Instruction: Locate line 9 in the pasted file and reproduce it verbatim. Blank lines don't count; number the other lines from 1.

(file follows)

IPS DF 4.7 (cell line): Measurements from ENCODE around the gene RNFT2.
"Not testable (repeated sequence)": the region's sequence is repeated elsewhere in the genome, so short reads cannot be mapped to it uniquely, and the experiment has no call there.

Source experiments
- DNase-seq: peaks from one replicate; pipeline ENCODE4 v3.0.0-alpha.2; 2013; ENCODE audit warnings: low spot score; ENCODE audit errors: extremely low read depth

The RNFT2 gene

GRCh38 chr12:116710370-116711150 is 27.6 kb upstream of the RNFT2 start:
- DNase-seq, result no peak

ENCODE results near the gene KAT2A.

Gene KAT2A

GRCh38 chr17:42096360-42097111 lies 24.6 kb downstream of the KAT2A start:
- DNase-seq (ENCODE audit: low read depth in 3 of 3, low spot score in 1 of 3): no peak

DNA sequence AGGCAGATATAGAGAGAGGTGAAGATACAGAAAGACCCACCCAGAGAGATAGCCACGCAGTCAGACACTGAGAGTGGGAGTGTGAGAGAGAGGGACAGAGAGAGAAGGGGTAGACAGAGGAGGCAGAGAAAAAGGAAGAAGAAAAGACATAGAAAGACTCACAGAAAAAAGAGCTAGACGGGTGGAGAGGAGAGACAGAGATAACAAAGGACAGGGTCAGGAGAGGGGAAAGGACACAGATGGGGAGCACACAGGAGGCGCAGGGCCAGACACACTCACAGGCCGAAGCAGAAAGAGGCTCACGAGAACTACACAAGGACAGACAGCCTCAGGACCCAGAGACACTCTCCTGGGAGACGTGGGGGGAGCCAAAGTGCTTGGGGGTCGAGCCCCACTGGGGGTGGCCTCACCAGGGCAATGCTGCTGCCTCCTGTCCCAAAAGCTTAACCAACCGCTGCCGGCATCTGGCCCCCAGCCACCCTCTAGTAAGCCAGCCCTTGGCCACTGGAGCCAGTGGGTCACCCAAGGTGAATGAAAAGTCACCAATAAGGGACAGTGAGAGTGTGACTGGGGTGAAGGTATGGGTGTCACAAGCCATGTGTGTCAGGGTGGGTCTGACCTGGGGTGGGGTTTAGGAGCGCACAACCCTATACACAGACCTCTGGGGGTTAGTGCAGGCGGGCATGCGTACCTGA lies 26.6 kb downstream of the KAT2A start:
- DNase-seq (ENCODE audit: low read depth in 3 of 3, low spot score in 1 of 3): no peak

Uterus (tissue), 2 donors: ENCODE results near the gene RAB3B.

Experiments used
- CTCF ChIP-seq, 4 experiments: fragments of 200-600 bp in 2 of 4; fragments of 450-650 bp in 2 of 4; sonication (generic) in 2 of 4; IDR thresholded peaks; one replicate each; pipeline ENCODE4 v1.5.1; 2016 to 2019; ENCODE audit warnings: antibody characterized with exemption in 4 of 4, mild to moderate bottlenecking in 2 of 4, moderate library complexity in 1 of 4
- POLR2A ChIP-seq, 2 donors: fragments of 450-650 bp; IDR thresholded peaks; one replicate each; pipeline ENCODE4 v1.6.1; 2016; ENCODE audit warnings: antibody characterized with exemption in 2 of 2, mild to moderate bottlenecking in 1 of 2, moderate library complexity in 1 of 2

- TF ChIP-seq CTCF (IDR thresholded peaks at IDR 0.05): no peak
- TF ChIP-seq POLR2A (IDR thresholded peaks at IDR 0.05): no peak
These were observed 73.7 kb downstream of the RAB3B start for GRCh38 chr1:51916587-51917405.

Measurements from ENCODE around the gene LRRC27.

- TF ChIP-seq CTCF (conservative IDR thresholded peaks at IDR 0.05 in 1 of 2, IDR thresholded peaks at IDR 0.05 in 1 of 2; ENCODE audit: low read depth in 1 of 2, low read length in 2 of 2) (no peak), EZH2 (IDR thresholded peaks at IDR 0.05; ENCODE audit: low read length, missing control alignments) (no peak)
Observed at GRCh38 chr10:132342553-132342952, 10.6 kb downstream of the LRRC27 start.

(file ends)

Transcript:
Gene KAT2A